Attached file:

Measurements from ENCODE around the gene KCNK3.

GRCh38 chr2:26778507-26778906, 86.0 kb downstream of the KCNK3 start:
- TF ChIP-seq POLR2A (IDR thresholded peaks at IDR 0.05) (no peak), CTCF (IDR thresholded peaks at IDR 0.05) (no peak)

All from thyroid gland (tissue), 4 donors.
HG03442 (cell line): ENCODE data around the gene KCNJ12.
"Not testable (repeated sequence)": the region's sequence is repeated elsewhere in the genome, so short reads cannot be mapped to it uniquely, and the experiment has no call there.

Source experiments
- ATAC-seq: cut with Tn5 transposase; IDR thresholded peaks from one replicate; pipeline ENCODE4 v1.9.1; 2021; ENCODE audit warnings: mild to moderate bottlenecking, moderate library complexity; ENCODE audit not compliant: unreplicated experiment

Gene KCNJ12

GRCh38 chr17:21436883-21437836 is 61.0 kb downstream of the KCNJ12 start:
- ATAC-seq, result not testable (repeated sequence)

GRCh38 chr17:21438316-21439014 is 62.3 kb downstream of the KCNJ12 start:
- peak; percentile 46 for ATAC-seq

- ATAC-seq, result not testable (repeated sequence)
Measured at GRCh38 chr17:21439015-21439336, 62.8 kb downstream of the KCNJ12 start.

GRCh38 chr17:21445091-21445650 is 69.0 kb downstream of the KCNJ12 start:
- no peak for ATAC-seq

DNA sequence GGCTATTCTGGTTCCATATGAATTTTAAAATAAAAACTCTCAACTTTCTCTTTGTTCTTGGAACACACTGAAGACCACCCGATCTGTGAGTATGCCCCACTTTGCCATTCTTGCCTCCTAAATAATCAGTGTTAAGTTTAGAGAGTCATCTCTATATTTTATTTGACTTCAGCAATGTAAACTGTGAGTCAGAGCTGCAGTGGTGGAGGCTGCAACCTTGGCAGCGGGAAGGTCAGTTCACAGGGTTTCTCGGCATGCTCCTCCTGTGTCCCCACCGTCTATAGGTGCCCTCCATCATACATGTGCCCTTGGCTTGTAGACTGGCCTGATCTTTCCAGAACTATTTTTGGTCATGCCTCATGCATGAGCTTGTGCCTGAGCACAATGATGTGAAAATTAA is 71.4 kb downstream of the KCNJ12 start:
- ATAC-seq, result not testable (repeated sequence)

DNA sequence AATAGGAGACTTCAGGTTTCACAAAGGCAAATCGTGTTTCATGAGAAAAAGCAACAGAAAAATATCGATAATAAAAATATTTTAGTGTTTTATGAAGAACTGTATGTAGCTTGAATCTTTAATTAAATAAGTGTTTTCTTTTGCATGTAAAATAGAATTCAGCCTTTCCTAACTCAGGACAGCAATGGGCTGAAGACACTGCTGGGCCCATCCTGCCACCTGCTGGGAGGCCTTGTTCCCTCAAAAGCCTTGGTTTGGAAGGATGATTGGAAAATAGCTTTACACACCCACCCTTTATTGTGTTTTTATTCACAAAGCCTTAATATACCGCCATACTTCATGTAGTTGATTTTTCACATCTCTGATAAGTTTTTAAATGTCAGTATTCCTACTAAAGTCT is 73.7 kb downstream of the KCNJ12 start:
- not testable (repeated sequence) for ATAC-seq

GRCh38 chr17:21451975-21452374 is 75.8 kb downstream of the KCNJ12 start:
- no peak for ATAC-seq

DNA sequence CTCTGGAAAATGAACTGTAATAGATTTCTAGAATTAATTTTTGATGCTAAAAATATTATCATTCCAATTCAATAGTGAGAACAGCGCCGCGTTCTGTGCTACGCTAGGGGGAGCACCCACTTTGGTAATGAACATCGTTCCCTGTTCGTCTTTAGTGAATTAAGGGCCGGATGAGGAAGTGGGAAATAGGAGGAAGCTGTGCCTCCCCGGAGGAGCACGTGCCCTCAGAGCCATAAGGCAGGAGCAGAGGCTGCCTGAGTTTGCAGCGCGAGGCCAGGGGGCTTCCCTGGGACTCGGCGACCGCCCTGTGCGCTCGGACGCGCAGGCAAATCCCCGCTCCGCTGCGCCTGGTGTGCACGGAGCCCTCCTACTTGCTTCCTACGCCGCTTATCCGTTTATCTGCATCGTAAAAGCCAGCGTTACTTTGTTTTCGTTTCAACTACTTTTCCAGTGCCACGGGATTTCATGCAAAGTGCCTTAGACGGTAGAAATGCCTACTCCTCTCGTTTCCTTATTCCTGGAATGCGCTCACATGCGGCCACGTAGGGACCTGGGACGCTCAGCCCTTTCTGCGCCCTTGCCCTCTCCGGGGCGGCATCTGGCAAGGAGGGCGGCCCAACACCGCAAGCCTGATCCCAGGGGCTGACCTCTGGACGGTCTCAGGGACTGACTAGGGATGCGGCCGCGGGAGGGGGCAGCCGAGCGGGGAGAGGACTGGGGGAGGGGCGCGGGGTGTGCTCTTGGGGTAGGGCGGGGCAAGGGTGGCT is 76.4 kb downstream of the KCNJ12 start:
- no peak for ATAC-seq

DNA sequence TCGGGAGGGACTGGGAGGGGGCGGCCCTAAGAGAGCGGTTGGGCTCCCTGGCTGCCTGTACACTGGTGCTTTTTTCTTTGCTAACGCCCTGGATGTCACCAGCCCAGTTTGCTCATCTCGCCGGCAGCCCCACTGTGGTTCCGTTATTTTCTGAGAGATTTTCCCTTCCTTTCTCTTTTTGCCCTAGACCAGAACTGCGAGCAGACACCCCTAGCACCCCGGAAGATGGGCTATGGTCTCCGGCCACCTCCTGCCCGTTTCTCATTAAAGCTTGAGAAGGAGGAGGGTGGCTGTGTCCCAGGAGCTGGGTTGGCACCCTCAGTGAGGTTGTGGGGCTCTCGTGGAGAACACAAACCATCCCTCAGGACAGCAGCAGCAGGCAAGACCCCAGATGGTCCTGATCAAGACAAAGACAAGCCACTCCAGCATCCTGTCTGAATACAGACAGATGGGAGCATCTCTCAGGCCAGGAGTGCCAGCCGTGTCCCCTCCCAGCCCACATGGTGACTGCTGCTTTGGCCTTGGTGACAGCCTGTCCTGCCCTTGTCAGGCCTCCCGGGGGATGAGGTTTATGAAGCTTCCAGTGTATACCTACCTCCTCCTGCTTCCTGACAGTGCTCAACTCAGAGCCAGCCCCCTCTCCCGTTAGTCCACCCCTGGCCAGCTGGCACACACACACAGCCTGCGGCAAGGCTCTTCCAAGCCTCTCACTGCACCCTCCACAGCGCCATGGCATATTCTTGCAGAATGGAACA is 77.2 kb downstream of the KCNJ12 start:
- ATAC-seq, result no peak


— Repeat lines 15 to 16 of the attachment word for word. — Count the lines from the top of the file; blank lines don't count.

Measured at GRCh38 chr17:21439015-21439336, 62.8 kb downstream of the KCNJ12 start.

GRCh38 chr17:21445091-21445650 is 69.0 kb downstream of the KCNJ12 start: